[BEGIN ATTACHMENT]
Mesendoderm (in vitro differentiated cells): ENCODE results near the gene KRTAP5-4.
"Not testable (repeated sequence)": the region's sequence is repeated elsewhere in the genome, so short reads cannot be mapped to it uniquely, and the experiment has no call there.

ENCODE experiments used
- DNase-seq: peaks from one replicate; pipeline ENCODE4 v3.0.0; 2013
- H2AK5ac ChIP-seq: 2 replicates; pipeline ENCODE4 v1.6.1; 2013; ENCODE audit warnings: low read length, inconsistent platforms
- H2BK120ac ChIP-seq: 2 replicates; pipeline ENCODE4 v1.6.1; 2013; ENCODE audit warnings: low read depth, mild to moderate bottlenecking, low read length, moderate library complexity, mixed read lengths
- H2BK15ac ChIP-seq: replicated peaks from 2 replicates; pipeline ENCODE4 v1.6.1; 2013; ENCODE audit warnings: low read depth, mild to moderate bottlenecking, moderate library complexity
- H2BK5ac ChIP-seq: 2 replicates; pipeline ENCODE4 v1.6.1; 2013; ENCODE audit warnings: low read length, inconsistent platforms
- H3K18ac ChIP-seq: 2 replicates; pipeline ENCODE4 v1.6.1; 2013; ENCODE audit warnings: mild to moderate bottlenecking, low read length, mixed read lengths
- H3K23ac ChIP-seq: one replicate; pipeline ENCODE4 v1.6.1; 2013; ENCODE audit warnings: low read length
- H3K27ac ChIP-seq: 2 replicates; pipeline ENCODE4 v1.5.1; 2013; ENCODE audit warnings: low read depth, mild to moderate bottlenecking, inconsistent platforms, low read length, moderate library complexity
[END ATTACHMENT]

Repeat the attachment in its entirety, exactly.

Mesendoderm (in vitro differentiated cells): ENCODE results near the gene KRTAP5-4.
"Not testable (repeated sequence)": the region's sequence is repeated elsewhere in the genome, so short reads cannot be mapped to it uniquely, and the experiment has no call there.

ENCODE experiments used
- DNase-seq: peaks from one replicate; pipeline ENCODE4 v3.0.0; 2013
- H2AK5ac ChIP-seq: 2 replicates; pipeline ENCODE4 v1.6.1; 2013; ENCODE audit warnings: low read length, inconsistent platforms
- H2BK120ac ChIP-seq: 2 replicates; pipeline ENCODE4 v1.6.1; 2013; ENCODE audit warnings: low read depth, mild to moderate bottlenecking, low read length, moderate library complexity, mixed read lengths
- H2BK15ac ChIP-seq: replicated peaks from 2 replicates; pipeline ENCODE4 v1.6.1; 2013; ENCODE audit warnings: low read depth, mild to moderate bottlenecking, moderate library complexity
- H2BK5ac ChIP-seq: 2 replicates; pipeline ENCODE4 v1.6.1; 2013; ENCODE audit warnings: low read length, inconsistent platforms
- H3K18ac ChIP-seq: 2 replicates; pipeline ENCODE4 v1.6.1; 2013; ENCODE audit warnings: mild to moderate bottlenecking, low read length, mixed read lengths
- H3K23ac ChIP-seq: one replicate; pipeline ENCODE4 v1.6.1; 2013; ENCODE audit warnings: low read length
- H3K27ac ChIP-seq: 2 replicates; pipeline ENCODE4 v1.5.1; 2013; ENCODE audit warnings: low read depth, mild to moderate bottlenecking, inconsistent platforms, low read length, moderate library complexity